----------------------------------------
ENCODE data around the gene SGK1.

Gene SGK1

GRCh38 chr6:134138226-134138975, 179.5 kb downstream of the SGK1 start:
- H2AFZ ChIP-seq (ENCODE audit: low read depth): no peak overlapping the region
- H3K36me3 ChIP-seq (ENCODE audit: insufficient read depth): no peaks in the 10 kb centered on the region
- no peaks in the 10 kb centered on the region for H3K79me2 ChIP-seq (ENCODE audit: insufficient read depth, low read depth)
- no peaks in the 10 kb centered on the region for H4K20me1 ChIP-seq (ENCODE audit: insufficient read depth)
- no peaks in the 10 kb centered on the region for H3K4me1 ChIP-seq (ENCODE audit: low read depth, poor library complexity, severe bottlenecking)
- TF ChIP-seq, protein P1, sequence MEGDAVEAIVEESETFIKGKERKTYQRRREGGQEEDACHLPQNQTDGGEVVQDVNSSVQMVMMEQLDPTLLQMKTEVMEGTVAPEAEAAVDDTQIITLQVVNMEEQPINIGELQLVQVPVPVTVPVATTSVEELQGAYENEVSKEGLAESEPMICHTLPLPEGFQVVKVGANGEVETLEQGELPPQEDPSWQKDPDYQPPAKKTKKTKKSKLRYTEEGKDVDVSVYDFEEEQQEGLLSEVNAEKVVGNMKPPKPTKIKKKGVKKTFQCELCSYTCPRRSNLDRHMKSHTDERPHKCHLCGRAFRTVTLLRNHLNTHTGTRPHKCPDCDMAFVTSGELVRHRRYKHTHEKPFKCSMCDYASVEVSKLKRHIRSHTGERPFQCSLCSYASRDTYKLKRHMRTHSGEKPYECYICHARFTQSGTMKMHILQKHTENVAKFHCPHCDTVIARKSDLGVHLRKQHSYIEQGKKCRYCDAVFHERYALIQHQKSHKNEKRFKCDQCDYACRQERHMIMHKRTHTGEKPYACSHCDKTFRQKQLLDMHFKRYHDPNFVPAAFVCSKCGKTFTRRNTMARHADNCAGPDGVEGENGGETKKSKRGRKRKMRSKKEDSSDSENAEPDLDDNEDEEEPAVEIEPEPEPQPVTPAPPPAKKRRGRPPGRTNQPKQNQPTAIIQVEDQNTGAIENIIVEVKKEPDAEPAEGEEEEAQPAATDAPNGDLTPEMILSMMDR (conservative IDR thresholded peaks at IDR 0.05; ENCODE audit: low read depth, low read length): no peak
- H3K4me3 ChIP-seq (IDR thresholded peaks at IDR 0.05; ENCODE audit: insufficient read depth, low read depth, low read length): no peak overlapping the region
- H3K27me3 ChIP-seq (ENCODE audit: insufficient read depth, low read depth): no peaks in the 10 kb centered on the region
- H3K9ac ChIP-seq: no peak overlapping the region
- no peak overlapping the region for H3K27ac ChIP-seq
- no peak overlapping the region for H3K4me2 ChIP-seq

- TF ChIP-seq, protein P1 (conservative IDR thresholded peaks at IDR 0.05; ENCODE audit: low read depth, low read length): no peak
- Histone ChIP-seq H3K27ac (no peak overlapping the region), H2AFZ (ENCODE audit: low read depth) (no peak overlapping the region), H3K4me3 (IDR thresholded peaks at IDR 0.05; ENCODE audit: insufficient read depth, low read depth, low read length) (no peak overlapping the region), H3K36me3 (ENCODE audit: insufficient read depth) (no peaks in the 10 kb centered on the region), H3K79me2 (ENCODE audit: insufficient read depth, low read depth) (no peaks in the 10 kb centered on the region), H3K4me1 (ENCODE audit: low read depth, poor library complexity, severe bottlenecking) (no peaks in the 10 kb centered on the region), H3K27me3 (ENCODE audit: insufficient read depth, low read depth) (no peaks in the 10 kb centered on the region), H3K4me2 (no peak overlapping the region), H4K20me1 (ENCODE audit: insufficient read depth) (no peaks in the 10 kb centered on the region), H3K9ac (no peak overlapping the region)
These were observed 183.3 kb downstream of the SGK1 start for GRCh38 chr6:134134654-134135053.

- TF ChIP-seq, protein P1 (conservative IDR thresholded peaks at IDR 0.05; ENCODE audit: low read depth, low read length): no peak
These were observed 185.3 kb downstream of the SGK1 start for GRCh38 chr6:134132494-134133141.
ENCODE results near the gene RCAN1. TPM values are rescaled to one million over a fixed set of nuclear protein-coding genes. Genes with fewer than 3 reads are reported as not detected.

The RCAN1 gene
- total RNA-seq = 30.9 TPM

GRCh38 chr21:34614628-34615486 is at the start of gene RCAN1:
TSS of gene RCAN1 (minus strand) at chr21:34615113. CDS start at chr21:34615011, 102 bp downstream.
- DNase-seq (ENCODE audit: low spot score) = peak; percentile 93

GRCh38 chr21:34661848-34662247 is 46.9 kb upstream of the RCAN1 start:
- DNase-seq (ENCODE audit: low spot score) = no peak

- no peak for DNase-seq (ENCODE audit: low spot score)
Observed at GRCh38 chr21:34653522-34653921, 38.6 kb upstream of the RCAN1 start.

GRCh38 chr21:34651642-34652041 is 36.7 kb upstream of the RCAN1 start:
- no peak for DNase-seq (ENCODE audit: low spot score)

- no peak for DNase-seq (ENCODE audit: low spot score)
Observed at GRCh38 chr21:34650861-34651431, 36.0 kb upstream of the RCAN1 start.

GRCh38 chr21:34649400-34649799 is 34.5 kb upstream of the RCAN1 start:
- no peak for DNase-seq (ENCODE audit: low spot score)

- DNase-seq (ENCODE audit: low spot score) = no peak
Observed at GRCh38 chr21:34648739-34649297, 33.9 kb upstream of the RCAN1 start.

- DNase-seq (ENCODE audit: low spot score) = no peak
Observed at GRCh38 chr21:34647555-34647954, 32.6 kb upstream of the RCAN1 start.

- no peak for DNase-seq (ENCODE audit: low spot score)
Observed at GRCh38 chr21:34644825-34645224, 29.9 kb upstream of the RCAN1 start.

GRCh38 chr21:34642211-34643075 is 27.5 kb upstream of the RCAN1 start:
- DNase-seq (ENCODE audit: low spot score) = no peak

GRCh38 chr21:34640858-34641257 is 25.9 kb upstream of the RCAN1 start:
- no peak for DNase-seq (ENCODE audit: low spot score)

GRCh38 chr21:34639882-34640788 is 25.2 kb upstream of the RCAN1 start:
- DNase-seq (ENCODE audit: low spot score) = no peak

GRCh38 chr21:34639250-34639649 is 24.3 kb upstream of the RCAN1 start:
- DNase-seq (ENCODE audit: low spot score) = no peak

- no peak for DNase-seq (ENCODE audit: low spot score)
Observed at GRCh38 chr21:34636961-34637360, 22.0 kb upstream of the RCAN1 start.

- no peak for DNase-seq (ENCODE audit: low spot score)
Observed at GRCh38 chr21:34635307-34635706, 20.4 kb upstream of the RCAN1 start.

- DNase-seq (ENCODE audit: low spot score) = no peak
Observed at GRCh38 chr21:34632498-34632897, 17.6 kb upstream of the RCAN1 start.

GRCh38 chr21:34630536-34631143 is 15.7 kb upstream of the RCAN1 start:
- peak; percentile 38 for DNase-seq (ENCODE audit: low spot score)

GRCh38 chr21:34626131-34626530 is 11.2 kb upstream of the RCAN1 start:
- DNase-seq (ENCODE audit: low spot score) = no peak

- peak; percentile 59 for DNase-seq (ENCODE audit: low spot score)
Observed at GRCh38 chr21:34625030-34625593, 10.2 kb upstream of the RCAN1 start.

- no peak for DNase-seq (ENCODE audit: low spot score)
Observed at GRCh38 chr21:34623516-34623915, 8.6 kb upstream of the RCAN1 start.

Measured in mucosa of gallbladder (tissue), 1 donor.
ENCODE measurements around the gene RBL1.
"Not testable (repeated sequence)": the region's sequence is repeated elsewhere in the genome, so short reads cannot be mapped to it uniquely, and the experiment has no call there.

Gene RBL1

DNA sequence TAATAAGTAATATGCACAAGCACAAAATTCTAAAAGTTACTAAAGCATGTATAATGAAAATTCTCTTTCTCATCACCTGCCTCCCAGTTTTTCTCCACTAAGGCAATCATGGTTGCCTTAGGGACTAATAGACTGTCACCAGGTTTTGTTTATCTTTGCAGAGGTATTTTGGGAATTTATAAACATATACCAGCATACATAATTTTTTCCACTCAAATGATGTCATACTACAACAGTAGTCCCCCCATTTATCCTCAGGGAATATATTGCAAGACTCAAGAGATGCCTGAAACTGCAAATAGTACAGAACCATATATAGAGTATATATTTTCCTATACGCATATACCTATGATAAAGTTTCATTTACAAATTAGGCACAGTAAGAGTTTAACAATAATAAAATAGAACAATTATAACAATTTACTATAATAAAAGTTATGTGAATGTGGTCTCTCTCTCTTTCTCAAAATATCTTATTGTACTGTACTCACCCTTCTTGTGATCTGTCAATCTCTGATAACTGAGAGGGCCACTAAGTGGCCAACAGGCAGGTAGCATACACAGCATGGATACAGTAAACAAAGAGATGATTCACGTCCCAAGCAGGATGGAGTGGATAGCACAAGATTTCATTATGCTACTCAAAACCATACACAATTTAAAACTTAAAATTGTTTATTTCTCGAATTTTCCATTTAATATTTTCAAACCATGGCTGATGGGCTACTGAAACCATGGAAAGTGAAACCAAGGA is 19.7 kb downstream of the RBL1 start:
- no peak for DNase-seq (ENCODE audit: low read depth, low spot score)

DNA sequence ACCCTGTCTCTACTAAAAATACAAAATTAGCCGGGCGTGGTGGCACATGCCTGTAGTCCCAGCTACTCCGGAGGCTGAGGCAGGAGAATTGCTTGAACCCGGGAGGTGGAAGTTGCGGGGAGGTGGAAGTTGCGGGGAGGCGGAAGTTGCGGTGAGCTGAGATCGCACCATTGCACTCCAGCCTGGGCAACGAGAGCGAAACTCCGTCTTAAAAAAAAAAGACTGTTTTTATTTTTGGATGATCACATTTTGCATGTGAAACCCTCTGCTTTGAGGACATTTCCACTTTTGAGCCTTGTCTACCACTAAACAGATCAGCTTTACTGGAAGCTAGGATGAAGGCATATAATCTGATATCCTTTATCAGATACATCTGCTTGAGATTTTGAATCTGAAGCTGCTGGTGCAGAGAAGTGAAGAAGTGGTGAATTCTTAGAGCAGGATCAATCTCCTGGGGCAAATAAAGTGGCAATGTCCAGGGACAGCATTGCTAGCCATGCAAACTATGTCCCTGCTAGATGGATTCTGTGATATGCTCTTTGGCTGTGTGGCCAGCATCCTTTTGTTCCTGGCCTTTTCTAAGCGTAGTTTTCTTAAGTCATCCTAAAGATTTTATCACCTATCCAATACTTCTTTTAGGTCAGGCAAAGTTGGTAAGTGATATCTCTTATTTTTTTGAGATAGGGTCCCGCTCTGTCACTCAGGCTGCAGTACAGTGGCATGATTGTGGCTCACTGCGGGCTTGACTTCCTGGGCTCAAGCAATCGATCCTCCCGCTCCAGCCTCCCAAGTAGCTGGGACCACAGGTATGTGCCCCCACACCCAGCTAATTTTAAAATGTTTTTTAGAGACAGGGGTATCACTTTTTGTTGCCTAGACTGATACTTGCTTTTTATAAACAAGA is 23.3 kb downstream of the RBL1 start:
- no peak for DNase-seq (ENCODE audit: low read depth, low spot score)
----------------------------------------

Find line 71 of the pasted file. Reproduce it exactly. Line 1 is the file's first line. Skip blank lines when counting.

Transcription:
- no peak for DNase-seq (ENCODE audit: low read depth, low spot score)